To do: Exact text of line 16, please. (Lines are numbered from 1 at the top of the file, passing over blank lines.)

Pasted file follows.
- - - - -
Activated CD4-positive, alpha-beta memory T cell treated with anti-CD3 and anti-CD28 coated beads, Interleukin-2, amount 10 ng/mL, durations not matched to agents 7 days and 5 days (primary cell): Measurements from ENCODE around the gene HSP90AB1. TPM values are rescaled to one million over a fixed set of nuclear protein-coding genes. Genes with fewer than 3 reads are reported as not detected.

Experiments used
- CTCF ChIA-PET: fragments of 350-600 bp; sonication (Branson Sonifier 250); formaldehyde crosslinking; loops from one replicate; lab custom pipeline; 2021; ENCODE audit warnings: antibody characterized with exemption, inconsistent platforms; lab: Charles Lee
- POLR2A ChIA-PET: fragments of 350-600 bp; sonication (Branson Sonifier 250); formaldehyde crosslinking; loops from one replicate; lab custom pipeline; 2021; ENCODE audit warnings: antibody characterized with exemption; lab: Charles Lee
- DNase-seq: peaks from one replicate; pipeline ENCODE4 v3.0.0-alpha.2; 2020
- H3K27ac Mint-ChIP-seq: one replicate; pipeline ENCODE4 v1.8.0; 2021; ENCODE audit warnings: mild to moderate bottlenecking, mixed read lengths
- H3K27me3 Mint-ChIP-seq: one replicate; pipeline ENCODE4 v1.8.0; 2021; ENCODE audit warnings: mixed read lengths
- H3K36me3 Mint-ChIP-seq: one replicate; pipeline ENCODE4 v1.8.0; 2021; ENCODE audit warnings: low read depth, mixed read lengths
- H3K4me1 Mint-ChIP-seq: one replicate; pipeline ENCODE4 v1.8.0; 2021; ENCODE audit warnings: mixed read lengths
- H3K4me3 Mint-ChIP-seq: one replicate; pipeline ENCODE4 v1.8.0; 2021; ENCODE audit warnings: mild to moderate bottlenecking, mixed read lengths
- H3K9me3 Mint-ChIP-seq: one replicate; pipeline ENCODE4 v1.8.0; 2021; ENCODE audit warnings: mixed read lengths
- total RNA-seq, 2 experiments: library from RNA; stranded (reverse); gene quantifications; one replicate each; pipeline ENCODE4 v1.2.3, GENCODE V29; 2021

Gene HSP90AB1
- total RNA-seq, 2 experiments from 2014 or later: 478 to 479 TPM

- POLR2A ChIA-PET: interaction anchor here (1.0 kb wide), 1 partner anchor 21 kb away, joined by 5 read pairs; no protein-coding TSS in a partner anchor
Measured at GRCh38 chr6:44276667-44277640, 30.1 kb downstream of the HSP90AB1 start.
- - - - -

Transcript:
Measured at GRCh38 chr6:44276667-44277640, 30.1 kb downstream of the HSP90AB1 start.